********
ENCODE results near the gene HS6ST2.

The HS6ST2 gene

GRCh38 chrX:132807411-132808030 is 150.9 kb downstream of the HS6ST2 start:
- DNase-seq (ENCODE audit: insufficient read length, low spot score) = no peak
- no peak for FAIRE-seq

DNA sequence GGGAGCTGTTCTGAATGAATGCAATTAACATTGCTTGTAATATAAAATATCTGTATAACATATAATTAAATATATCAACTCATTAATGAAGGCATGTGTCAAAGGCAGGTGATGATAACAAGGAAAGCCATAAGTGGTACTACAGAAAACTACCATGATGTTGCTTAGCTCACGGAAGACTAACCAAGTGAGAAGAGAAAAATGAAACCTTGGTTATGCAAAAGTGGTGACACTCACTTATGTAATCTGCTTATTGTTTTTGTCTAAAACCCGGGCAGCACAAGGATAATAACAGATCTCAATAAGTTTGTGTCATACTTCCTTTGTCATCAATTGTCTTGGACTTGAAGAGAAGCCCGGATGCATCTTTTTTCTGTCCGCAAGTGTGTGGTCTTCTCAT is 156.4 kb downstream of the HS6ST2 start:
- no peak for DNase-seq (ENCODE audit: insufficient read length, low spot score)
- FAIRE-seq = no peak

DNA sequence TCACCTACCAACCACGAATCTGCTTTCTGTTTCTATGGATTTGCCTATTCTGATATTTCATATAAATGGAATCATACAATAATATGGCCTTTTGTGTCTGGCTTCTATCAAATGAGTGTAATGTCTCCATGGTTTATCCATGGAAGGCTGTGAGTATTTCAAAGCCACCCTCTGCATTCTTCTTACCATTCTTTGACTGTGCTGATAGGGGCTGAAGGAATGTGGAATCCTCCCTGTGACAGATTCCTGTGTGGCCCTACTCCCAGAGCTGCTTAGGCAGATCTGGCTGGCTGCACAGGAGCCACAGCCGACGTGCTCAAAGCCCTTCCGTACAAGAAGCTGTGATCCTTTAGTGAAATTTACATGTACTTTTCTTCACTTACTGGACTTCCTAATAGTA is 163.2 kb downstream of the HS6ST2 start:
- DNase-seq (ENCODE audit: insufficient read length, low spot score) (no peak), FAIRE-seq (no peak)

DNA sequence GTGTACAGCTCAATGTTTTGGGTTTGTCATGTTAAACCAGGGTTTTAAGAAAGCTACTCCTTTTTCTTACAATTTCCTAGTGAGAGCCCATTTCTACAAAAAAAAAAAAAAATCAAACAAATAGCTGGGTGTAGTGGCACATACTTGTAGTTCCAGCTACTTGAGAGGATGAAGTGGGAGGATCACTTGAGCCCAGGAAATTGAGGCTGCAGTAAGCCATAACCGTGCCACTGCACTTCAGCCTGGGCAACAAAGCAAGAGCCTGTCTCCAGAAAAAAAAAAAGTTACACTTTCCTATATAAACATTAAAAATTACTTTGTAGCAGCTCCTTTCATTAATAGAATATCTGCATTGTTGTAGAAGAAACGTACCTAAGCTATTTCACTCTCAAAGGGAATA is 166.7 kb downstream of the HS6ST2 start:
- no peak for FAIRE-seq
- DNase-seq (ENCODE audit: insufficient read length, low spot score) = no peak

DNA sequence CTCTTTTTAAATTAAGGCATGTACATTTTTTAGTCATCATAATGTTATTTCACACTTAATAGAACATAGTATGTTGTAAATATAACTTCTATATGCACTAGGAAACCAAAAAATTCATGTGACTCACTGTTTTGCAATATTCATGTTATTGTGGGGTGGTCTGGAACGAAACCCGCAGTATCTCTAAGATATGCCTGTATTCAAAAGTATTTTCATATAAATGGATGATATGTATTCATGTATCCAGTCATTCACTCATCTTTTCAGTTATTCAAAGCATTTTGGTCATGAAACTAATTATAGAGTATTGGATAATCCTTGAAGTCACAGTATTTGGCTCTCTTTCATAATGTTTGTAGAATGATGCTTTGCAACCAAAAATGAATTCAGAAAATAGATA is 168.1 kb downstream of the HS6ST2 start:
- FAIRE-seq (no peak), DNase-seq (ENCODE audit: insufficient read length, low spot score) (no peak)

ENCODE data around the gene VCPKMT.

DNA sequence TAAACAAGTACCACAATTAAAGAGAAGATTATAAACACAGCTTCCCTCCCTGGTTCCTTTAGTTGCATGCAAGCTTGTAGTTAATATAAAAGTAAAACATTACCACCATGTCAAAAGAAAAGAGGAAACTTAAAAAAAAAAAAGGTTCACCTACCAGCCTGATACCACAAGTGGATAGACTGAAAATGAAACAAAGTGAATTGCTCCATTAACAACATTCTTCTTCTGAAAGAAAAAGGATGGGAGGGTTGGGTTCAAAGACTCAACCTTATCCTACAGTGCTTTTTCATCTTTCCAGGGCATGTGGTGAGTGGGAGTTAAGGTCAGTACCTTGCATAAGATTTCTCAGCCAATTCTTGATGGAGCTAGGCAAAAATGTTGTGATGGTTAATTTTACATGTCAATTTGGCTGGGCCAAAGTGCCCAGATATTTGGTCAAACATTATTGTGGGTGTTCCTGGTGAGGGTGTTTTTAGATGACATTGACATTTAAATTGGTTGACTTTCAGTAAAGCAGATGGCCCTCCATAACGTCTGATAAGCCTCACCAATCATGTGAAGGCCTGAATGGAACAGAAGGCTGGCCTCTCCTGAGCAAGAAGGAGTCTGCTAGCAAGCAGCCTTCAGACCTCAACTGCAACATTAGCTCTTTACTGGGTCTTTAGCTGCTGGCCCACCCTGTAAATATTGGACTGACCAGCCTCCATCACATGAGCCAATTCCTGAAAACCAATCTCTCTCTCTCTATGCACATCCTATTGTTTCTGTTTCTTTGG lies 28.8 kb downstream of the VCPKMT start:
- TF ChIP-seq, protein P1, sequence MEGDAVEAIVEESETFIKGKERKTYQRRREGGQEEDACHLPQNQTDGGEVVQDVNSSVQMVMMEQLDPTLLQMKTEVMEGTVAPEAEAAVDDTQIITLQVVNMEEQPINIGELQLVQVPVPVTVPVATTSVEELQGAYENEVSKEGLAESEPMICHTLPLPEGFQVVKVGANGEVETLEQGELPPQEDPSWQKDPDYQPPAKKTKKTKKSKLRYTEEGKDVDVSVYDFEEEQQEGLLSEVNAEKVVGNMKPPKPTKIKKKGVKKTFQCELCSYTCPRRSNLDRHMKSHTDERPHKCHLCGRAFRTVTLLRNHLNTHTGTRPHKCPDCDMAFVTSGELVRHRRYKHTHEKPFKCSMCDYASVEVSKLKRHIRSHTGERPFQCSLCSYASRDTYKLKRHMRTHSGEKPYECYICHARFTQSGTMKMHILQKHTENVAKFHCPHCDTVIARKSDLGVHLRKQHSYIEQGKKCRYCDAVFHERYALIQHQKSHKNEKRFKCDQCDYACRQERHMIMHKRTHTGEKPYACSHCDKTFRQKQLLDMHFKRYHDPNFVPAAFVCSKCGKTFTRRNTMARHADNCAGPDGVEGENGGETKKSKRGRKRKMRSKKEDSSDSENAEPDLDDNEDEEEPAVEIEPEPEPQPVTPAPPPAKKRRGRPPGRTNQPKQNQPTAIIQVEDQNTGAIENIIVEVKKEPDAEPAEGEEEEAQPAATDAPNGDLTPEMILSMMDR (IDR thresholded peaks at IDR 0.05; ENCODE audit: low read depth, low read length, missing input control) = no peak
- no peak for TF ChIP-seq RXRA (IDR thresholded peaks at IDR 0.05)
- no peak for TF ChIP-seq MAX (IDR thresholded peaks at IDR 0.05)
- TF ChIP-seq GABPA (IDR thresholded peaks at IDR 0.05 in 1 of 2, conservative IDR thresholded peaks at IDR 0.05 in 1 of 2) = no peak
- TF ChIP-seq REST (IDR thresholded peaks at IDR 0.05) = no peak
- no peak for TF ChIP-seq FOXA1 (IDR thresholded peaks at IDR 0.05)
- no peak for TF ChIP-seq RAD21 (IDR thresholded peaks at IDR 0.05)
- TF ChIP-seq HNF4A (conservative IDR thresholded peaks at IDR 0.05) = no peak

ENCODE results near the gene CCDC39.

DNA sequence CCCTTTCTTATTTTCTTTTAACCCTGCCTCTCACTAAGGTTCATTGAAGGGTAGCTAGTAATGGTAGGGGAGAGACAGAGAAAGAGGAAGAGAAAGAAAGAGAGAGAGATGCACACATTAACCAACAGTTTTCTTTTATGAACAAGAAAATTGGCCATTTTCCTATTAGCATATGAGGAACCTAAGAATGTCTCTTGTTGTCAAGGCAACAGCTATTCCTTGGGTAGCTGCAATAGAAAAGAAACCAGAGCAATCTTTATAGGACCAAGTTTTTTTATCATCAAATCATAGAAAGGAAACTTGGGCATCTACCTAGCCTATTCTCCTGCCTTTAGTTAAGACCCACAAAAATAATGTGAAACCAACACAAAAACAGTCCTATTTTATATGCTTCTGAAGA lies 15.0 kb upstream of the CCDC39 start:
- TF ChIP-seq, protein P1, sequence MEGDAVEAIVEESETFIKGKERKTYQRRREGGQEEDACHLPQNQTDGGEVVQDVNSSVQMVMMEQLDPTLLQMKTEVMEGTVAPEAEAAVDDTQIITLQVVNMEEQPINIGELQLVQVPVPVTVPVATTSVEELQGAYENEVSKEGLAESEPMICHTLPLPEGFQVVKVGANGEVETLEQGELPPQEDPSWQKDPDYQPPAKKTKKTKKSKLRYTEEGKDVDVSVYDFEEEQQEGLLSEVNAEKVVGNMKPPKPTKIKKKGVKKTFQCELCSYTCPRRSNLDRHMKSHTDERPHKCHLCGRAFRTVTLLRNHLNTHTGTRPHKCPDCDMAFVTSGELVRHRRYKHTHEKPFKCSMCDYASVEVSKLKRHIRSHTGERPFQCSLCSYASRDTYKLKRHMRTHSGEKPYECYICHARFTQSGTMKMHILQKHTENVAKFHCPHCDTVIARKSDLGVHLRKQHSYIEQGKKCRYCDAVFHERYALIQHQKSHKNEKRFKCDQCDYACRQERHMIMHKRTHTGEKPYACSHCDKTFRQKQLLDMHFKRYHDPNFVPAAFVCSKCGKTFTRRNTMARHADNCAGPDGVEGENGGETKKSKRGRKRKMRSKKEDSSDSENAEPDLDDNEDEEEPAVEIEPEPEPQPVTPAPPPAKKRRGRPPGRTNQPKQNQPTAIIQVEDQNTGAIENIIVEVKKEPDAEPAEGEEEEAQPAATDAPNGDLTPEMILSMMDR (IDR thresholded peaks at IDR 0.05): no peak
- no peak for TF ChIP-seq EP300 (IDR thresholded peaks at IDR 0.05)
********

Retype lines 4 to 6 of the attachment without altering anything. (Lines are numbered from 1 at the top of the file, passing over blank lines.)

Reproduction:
- DNase-seq (ENCODE audit: insufficient read length, low spot score) = no peak
- no peak for FAIRE-seq

DNA sequence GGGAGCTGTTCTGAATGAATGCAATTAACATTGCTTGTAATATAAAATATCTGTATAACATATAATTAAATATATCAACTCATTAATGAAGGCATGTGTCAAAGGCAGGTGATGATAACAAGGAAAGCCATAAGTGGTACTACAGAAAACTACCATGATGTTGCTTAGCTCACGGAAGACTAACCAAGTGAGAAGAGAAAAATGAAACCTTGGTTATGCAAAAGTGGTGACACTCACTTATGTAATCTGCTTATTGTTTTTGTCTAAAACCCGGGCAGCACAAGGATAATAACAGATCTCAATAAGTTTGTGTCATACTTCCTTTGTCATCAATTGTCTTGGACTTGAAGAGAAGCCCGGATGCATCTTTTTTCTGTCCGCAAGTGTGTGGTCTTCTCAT is 156.4 kb downstream of the HS6ST2 start: